Business costs can be something like Monopoly money. This game is about real estate, but it is something like what would really happen to an unprepared business man or woman who has not done enough research and has not secured enough money for business costs. Towards the end of the game there is one player that seems to have a lot of property but they can’t keep in the game because their cash is too low. A business might be well stocked and cared for, but without the proper money to keep it going, it is going to tank.
In order to calculate business costs, research into similar businesses is essential. Though this information might be hard to find, it can be done. A bank that has experience with business loans may even be able to help with this, but they may not be able to help other than offering to extend the loan. Their screening process might weed out loans that are way too high for the endeavor, but they may not say if they think the estimated business costs are too low unless they think it would cause the loan to default.
The Internet is good for many things, and when it comes to research about business costs, there may be a lot of great information out there to be found. It is important to note the source however, as not all things are written by people who know what they are talking about. There are many great books on the subject, and these might be the best tools to help estimate business costs and also to find other great pieces of information that someone starting a business needs to know. When it comes to opening and running a new business, there is no such thing as too much research, but too little could really do at lot of harm and might mean the difference between success and failure.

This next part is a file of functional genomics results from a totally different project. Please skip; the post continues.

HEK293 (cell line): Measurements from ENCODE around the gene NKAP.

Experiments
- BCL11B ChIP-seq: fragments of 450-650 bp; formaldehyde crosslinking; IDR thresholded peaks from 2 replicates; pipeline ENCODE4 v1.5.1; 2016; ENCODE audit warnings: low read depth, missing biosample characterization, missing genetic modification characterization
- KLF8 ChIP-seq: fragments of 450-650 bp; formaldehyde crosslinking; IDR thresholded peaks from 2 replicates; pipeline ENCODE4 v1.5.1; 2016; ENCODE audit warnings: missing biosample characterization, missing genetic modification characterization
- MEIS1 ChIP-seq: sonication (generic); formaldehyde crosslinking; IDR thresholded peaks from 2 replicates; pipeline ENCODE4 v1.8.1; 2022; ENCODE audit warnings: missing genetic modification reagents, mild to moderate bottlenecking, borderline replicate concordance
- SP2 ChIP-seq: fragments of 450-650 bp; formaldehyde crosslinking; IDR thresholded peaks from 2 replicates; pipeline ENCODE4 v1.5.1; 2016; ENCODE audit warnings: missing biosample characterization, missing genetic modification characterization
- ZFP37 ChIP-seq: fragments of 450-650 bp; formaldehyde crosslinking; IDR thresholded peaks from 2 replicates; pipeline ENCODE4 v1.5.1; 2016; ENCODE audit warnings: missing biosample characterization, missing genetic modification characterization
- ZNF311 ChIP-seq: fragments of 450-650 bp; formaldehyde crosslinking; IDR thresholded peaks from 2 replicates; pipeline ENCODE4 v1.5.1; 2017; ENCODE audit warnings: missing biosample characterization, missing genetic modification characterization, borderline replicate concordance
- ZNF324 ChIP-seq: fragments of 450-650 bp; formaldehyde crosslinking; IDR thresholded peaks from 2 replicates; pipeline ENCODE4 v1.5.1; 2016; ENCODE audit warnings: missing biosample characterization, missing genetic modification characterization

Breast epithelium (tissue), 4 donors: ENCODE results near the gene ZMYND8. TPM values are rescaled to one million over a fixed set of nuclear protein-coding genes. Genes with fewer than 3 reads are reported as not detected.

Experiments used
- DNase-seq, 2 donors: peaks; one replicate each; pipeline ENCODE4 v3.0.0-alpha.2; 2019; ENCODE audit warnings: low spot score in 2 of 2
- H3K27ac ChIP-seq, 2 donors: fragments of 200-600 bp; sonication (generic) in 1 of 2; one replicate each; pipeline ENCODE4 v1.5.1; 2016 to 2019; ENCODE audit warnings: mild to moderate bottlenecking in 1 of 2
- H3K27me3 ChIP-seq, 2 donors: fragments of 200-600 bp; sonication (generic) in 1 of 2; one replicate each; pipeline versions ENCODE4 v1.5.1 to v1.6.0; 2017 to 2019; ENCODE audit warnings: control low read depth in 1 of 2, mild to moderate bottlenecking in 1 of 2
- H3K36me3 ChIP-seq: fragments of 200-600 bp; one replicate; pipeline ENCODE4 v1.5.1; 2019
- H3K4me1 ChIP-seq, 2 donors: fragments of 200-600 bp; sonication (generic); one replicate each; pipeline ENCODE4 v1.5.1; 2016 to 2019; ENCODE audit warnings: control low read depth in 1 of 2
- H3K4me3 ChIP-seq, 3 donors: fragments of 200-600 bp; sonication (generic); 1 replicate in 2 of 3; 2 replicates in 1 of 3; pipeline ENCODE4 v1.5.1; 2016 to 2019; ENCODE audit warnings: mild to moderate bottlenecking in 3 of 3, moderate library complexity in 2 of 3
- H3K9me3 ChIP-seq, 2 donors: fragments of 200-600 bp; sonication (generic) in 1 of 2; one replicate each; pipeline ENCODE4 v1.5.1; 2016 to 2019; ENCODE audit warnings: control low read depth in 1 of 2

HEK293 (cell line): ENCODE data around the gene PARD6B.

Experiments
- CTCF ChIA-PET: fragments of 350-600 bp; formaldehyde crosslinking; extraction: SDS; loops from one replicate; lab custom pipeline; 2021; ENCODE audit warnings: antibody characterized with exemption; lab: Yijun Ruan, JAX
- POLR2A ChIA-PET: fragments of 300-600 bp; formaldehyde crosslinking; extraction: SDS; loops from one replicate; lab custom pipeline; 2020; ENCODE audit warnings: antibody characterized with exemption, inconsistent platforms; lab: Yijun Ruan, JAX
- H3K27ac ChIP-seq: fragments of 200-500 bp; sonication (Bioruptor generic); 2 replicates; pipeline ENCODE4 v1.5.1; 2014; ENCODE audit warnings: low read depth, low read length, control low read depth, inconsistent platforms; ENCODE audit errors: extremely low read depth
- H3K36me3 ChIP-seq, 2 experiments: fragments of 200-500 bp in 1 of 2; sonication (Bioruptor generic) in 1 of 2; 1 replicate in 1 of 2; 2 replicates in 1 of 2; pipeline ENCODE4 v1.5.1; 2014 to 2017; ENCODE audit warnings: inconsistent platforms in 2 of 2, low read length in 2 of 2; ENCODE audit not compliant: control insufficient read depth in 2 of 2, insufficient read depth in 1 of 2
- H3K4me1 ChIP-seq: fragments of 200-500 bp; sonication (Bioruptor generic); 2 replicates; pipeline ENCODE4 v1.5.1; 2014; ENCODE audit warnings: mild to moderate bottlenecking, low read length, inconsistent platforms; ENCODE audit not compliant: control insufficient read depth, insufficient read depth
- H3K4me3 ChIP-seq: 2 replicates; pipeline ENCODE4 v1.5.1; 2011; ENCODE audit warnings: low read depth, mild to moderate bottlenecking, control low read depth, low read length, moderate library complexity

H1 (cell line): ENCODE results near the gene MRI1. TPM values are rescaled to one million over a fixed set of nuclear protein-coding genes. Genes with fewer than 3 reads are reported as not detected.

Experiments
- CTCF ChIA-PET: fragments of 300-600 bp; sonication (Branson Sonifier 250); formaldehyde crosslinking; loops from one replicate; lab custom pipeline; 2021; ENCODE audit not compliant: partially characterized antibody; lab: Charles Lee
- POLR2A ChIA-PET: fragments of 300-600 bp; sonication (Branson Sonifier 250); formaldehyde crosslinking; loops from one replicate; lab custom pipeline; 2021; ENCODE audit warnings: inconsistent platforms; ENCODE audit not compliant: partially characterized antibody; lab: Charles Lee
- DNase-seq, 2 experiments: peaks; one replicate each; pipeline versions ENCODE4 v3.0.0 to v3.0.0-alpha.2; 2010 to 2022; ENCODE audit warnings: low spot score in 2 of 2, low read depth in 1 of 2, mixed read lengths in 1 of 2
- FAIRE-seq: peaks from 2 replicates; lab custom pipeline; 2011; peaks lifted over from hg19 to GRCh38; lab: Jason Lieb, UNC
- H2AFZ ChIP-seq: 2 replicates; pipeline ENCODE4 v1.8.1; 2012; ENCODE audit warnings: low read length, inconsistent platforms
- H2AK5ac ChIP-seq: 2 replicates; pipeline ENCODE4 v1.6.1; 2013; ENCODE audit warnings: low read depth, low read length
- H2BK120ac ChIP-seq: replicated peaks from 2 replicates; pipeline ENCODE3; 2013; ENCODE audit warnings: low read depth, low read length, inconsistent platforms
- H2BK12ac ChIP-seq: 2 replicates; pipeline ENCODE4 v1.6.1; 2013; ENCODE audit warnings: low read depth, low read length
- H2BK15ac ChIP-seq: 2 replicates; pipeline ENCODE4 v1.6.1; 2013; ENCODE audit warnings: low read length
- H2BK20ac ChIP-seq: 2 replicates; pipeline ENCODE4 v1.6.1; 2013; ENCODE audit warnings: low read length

Consulting, Family Business, Small Business
A danger in any business is stagnation. As our business becomes more successful, we become more comfortable with our surroundings and less motivated to change from existing practices. Family businesses are no exception: Starting out on an entrepreneurial high, family businesses are widely recognized as a major source of technological innovation and economic progress.
But somewhere in the process we lose the drive, the desire to continually bring innovative practices and products to our organization. Owners may become more concerned about the risk of losing their business, than the prospect of growing it into a larger and more successful entity. In sports this can be compared to a coach who becomes more conservative in a game that the team is winning and instead of trying to win the game, they try and keep from losing it, usually ending up with either a very narrow win, or a loss. How can we continue to promote innovation into the lifeblood of a family business, even as the owner is aging and may be facing the prospect of turning the business over to a younger generation?
One key to this is vision. The leader in a family business must look to the future and ask themselves several questions: